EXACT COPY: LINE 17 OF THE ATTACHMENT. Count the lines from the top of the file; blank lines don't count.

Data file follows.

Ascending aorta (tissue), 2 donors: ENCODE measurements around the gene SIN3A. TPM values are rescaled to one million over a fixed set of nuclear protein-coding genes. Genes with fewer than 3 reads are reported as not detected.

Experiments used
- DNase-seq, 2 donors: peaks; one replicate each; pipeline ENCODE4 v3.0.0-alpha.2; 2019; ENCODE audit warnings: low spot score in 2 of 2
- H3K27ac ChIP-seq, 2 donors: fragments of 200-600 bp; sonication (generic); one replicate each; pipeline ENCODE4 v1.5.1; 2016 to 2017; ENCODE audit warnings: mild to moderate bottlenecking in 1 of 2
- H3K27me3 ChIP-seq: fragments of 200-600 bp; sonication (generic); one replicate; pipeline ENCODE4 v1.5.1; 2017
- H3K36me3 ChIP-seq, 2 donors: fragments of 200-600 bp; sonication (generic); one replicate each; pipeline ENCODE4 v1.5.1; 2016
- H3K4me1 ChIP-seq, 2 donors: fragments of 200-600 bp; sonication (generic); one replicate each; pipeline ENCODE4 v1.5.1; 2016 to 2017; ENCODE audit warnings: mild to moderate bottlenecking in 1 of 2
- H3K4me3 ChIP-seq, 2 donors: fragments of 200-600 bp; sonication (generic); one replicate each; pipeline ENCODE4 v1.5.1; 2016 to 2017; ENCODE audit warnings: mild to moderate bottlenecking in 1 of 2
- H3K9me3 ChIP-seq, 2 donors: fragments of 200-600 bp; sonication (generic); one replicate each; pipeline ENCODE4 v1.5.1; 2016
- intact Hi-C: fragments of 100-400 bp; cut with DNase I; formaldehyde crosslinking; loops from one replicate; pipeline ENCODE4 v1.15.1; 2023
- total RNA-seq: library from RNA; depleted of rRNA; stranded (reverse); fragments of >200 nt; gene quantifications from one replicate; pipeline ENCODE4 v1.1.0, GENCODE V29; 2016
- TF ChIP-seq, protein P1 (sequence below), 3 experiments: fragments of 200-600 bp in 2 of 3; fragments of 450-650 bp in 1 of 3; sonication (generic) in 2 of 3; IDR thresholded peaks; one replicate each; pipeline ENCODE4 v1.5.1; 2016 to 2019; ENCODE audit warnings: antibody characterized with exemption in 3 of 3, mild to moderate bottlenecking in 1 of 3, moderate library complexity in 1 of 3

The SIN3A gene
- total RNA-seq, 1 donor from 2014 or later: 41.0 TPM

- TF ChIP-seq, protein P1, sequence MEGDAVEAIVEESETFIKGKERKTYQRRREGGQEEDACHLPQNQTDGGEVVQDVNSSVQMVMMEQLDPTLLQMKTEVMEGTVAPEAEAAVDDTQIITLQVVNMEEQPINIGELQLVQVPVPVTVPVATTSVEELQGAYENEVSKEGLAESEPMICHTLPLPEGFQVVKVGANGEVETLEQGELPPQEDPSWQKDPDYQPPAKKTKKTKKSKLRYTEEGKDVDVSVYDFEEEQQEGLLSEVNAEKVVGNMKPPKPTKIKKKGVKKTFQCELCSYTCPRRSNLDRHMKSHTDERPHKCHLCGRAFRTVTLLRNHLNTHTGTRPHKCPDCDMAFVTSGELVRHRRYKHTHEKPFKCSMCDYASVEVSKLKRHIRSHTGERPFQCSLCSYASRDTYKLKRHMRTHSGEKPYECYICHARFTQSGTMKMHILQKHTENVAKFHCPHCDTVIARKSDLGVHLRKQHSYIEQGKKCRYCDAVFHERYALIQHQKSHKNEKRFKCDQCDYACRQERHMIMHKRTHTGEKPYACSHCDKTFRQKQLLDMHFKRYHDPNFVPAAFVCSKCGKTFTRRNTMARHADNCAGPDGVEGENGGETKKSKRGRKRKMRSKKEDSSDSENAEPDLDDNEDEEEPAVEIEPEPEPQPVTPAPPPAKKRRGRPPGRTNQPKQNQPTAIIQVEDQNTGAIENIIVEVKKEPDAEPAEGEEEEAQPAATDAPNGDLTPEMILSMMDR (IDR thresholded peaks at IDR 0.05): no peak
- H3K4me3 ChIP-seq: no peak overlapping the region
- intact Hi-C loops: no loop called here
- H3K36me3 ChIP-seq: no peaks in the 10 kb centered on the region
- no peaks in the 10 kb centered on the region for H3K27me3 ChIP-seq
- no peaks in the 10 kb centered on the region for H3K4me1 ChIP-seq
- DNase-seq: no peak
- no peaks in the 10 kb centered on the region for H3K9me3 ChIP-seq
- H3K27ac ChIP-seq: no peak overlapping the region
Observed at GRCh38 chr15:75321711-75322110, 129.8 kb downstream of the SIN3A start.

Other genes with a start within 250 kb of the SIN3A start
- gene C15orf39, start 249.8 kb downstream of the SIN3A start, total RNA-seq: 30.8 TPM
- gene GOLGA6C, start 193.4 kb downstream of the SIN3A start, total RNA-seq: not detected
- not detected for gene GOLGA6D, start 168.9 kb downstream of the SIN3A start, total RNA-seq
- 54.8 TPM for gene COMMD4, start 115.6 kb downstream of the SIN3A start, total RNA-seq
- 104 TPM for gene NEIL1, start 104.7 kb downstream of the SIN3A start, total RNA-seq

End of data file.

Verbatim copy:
- intact Hi-C loops: no loop called here